JIGGERY POKERY – BRYMSTON RR EPISODE 8
Its been an age since I reported any progress with The Brymston Railroad mainly because I have been distracted onto other things both for customers and playing with the real things in these strange Covid times.
The last few weeks have been very trying because an old circulation related injury has relegated me to an arm chair, a good book and pain killers. I really haven’t felt like modelling and when I have tried its been a painful experience. The result has been pushing myself to do the minimum business stuff I can get away with and then recuperating in the air chair. On the plus side I’ve been catching up on my reading.
Eventually though the pain subsides and the urge (need?) to do some modelling starts to reassert itself. Not quite up to the next stage in the Murder of a Garratt saga this episode covers a small job for the Brymston RR that prepares for some actual progress on the layout.
Here is another definition that I have just made up
For the Brymston RR module and for the later larger layout I have a lot of track to make. To aid this I have some of the excellent jigs and tools by Fast Tracks and, as they go, they are excellent and perfectly useable. They are made with a consideration to their mass production as one of the design criteria.
Once they’re with their new owner that criteria is no longer an issue and the opportunity is there to adapt them to the users preference. What follows is the tail of some alterations to two of these tools.
This is basically a clamp that holds a length of rail at the right angle whilst guiding a file to cut the rail at an angle to make the point Vee and the Point blades. The first picture is of an unmolested one.
This is a similar one to the one I have altered but for a different point angle. As you can see the rail is clamped in place ready for filing and the clamping is done by tightening the screws with an Allen key.
This sowed the seed of an idea along with the second tool so a chunk of brass bar was put in my mini lathe and knurled.
One of the by products of this little exercise has been the commissioning (or recommissioning) some of my workshop tools after the great shuffle and refreshing myself on using them. The learning point from this exercise being that the little lathe isn’t really butch enough for the forces involved in knurling.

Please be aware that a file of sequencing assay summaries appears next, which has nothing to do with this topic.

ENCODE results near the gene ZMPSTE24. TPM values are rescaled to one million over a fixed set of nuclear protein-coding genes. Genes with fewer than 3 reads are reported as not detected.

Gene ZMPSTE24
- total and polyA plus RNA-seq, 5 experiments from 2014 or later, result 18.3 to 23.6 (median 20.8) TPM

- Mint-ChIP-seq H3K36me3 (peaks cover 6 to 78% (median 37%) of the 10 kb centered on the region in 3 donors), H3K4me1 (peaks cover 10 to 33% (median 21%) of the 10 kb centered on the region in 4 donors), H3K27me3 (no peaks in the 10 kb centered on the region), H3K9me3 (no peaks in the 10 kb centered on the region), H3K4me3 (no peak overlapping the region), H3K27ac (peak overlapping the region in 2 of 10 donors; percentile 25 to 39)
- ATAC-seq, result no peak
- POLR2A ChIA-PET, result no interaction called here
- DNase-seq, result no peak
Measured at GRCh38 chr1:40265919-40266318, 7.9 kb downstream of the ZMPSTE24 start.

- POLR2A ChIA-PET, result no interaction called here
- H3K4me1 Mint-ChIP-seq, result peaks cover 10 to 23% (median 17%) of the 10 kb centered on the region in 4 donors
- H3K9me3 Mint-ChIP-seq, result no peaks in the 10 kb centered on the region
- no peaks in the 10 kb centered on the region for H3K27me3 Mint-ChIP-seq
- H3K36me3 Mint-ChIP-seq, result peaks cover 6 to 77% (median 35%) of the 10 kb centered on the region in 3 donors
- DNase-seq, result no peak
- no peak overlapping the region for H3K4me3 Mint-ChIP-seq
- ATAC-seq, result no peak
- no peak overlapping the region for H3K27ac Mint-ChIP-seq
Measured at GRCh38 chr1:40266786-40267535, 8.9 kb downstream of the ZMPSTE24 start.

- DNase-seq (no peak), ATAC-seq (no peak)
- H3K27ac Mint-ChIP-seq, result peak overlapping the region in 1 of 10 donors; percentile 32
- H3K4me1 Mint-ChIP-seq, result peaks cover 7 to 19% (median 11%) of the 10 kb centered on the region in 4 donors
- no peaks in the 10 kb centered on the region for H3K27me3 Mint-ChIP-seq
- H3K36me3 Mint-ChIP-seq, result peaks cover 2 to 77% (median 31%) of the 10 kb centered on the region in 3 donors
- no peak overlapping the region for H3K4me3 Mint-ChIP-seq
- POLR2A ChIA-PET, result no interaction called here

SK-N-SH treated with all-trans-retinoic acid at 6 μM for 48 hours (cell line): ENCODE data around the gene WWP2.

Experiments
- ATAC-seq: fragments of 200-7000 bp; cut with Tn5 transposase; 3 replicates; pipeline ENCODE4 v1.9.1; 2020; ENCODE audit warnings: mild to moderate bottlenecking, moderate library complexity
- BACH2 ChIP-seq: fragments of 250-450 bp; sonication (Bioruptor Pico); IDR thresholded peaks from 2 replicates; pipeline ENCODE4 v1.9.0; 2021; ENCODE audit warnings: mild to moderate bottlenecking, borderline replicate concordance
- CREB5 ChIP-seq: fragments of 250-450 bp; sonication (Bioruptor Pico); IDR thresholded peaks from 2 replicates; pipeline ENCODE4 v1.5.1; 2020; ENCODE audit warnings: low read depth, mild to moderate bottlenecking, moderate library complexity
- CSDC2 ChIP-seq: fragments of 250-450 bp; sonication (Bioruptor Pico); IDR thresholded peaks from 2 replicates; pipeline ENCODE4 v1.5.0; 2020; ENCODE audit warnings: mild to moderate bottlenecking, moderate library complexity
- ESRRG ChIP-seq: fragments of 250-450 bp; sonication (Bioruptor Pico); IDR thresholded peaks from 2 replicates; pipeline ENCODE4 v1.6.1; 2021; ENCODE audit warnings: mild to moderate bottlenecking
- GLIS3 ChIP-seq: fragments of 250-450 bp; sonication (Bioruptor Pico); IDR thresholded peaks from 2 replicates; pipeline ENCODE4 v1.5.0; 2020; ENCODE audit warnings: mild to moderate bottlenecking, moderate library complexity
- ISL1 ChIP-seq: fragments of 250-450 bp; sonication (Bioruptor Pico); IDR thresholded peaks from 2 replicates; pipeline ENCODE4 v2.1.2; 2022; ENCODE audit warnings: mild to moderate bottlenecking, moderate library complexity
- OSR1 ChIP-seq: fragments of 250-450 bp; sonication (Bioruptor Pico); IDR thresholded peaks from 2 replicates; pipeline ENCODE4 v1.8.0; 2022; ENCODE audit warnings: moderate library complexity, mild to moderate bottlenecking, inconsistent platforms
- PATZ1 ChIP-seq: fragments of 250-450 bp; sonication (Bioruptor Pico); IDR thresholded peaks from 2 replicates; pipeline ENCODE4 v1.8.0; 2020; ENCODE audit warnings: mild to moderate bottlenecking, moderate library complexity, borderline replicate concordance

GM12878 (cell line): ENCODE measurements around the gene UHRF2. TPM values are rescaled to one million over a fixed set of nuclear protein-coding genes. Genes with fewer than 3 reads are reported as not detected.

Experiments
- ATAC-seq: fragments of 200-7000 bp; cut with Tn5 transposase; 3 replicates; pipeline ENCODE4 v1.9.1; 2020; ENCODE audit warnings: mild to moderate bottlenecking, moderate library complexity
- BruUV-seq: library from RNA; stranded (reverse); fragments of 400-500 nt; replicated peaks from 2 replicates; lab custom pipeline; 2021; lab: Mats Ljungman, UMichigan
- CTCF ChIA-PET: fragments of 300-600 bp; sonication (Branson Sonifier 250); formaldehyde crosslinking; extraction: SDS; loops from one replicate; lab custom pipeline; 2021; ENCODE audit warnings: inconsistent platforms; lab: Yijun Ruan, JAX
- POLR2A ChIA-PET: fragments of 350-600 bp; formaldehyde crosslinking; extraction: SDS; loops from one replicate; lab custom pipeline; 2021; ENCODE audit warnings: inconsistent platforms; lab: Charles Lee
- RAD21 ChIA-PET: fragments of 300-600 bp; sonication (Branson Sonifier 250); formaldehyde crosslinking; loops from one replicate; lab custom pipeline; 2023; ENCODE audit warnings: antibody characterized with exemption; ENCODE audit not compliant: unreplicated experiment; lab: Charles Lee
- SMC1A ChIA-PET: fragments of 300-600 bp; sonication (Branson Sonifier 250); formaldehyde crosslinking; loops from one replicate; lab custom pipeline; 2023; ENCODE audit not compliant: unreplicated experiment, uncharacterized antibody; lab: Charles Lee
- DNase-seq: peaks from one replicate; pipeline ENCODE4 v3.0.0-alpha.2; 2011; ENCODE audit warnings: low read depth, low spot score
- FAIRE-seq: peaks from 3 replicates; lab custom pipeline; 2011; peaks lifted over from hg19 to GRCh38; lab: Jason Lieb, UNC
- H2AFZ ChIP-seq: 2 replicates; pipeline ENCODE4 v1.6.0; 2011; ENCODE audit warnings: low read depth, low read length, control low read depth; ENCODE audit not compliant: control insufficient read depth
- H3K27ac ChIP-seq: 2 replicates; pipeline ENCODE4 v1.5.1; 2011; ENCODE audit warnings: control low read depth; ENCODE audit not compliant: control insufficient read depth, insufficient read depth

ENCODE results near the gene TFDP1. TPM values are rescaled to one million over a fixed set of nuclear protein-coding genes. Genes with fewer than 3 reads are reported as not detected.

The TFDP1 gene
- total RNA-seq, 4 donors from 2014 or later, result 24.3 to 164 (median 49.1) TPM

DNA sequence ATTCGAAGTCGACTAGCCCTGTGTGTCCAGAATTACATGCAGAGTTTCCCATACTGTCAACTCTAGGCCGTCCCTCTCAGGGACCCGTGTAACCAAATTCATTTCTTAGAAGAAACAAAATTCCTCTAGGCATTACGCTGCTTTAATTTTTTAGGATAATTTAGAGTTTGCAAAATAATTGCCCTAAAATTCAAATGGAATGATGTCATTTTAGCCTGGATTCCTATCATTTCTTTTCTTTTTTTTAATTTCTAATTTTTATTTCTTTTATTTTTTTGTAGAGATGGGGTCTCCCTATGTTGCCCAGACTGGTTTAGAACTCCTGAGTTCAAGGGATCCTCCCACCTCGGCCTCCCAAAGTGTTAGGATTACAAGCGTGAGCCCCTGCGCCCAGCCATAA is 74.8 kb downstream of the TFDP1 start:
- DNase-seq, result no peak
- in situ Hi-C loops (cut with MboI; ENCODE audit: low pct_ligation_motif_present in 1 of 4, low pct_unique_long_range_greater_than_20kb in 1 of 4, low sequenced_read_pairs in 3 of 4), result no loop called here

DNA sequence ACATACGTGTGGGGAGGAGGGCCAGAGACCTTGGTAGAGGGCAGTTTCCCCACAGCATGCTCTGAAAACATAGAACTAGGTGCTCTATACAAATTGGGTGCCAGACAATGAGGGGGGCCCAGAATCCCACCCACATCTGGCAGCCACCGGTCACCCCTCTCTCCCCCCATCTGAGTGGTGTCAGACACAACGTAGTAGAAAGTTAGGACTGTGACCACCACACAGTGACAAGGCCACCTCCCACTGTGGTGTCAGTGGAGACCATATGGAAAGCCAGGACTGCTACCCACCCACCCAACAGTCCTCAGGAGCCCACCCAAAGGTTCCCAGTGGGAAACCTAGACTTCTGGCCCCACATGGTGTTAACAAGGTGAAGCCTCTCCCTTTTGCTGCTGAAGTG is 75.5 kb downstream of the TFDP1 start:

Once patterned the brass was faced, drilled and parted off. It was then faced again and bored to be just a slight clearance on the screw heads. This is where a bit of bodgery comes in. If I were doing this properly I’d have made new screws with a larger head but they are some funny American imperial size and I don’t have a die for it plus they’re hardened shouldered screws.
Instead I bored the thumbwheels to just clear the heads, taped over the holes on the viewing side and stuck the screws in with slow setting araldite. It was warmed up in my drying cabinet to make the glue more fluid so it would flow into the joint before it speeded up the setting time.
As you may have worked out you need one of these tools for each vee angle and for different rail sections. However, the screws are common so I can swap these to whichever I am using.
No, not one of these!
Having filed the rails in our previous tool
they need assembling in a second jig that lines them up for soldering. This makes the Vee which becomes the common crossing to use some proper non amphibian terminology.
The tool for this as bought is called Frog Helper and is a chunk of aluminium with machined grooves for the rail to sit in at the proper angle so they can be moved along until they meet. The standard unit has nothing to hold the rails other than your fingers and as its intended that you only soft solder the rails that’s fine. Where the rails meet is machined clear so its not acting as a heat sink when you solder.
All that is fine if you’re OK with soft soldering. I want to silver solder the vee’s so they won’t unsolder when I do some other soldering around them. Silver soldering involves red hot heat and micro blowtorches so I surmised that something a bit more inert than my fingers will be needed to hold the rails whilst this is done.
Here the base was drilled and tapped for two lengths of m4 studding which was secured with some thread lock. The clamping faces are two pieces of double sided copper clad so there is a metal face to both sides but a phenolic layer between which will act as a heat break.
The springs are some I had but they needed some sort of bush to hold them concentric to the stud. As I was about to set my 3D printer off on a job I quickly sketched a stepped bush and squeezed them in the corner of the build.
The thumbwheels were made from the same chunk of brass as those for the point form. (Actually they were made first but that didn’t suit the narrative). This time they were drilled 3.5mm and tapped M4. This may all be over kill but it does mean you can have a light pressure on the rails whilst you get them aligned before a twist of the thumbwheel increases the pressure so they can’t move.
I haven’t done any actual silver soldering yet. I will report on that in a later blog post when I have done some. All I am doing on this module are #4 turnouts but I can see two mods I may yet make.
- Instead of the glued in studs it may get converted to countersunk screws screwed in from behind. This would allow holes to be drilled for the other vee angles on the plate with the screws just fitted to whichever angle I am doing.
- I may cut the plate away from behind the vee. This will really depend on how I get on with the first soldering job.
More soon I hope
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